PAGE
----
GenCanna Global is the first American hemp manufacturer to receive two key audit certifications that are used in the manufacturing of food and beverage, company officials announced Wednesday.
Receiving the Brand Reputation Compliance Global Standard for Food Safety certificate and the Current Good Manufacturing Practices certificate positions the Winchester-based company for the explosive growth expected in the CBD (cannabidiol) industry.
Major food manufacturers interested in using CBD in their products look for the certifications when making purchasing decisions, according to GenCanna officials.
"As a company, we have always been focused on quality," said Alex Green, GenCanna's chief strategy officer. "We've been relentless around establishing a high quality supply chain that can produce a safe, on-site, high quality product. This certification is an evolution of that."
The Food and Drug Administration held a hearing May 31 to discuss developing a framework for the use of CBD in consumer products, including food and beverage.
"They wanted to hear from the industry so they could start to weigh on how they want to regulate CBD-based products," Green said. "We don't know where the FDA is going to land, but what we do know is they said they are going to have a specific regulatory structure.
"If we are able to stick to the strictest standards possible, then we'll be prepared to meet whatever that requirement is," he said.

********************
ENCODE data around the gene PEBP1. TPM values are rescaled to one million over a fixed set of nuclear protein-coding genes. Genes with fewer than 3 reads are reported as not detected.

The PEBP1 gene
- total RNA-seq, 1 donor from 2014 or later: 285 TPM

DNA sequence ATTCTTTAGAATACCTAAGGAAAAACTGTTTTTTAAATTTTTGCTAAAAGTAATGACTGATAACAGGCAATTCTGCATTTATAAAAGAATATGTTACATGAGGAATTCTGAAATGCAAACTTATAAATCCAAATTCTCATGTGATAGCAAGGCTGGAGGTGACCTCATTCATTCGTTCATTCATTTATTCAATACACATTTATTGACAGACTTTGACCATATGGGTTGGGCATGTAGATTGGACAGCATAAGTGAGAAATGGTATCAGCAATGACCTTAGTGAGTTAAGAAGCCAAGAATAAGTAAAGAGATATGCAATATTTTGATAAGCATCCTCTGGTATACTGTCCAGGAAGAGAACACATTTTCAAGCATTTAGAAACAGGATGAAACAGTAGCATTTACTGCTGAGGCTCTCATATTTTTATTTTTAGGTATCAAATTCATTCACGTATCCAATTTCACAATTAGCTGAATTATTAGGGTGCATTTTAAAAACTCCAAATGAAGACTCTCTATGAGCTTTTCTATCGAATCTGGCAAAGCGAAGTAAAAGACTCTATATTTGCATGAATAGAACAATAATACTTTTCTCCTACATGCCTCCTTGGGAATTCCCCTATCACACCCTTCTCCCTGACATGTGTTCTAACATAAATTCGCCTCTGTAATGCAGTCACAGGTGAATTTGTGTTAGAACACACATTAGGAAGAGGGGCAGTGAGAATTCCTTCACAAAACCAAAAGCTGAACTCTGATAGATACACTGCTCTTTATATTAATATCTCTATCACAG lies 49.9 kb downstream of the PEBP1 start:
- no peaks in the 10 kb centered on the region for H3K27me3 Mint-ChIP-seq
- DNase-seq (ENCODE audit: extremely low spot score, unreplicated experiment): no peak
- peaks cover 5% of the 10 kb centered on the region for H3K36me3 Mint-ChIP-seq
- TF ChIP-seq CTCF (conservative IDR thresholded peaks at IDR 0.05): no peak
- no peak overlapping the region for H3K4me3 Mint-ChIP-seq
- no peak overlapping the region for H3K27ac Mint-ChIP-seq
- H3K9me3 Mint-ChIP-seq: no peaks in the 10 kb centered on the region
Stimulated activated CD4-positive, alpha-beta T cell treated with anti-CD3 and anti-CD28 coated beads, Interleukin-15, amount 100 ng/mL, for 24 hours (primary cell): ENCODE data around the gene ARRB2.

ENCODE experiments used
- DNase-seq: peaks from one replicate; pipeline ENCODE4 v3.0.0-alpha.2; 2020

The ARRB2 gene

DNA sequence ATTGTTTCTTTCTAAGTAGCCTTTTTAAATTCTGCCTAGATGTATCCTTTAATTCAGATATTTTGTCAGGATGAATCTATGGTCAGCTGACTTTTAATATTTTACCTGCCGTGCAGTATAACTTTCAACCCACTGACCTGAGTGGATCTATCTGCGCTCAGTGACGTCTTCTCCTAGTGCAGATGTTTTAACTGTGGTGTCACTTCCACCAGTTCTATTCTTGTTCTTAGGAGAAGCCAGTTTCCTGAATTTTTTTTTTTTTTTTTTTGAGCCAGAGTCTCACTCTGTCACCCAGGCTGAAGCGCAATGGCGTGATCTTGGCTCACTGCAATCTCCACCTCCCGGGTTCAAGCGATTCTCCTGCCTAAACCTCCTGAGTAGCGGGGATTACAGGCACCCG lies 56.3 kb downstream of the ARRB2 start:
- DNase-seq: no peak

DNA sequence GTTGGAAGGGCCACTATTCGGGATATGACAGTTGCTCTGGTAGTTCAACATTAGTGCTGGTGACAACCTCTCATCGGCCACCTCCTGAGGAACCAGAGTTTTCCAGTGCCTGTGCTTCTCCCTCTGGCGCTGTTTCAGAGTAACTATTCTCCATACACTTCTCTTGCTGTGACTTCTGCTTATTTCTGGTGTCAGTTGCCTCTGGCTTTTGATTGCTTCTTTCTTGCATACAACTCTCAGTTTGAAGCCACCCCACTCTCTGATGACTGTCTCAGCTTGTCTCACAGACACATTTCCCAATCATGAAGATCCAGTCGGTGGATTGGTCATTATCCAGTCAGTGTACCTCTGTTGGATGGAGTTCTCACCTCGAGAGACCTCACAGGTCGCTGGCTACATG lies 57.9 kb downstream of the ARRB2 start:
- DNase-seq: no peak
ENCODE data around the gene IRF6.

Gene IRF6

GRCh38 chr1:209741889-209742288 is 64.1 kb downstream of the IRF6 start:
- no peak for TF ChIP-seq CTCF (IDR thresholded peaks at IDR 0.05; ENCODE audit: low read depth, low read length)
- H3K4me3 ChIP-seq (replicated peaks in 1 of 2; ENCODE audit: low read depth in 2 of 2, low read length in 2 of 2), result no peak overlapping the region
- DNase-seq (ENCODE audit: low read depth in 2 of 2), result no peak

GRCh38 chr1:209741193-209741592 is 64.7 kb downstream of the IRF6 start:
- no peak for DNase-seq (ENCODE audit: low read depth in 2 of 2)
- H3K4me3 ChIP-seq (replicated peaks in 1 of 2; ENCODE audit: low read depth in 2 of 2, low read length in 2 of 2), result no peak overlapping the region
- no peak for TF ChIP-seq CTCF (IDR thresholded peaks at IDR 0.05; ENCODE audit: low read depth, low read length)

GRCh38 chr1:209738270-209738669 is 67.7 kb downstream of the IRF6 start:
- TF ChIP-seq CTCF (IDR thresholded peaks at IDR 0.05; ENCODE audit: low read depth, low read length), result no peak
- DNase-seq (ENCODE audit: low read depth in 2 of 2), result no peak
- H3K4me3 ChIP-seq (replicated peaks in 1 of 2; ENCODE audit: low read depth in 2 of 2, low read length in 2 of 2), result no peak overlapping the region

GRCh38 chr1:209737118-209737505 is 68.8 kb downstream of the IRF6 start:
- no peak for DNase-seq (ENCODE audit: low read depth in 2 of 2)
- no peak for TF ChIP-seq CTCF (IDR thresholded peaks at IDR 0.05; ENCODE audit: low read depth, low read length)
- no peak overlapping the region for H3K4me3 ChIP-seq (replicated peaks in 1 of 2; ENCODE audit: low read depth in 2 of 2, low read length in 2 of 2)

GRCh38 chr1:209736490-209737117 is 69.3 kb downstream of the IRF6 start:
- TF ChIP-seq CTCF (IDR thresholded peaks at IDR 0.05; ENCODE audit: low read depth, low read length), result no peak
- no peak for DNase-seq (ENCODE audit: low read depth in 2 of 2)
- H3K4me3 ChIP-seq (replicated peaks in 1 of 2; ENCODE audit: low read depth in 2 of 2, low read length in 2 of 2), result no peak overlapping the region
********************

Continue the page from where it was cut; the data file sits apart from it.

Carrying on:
Coca-Cola is among the national manufacturers interested in CBD.
"When Coca-Cola said they wanted to put CBD in beverages, I would say they sounded a lot like Mondelez, which recently said on one of their earnings calls that they'd be putting CBD in everything from Cadbury Eggs to, I believe, Chips Ahoy," Green said.
"Everybody is looking to put CBD in products because it is very popular right now. They know it is prevalent in the culture and folks are looking for all types of ways to diversify their product offerings."
The certifications will increase opportunities not only for the Winchester facility, but the ones in Graves County and Paducah, in the former AmerisourceBergen facility downtown.
"The BRC is kind of the gold standard, if you will, in certification. It is definitely the most rigorous and prepares us to enter into the global market," according to Chelsea Pipkin, GenCanna director of quality assurance and food safety.
"All of our facilities will be operating at the highest standards and go through the same process in becoming BRC compliant."
Plans for the Paducah facility are still in development, which will include research and development, as well as a retail presence, according to Green.
"We're going to make that facility a flagship for us. We'll have quite a bit of activity there," he said.
"We think hemp as an agricultural commodity is a great thing for the country because we can put American farmers to work on a crop that provides good returns for them," Green said. "In addition, we love the economic impact that it has in the region from Winchester all the way to Paducah.
"We are 100 percent in support of farmers. We're going to continue to make sure Kentucky farmers are given opportunities within this industry."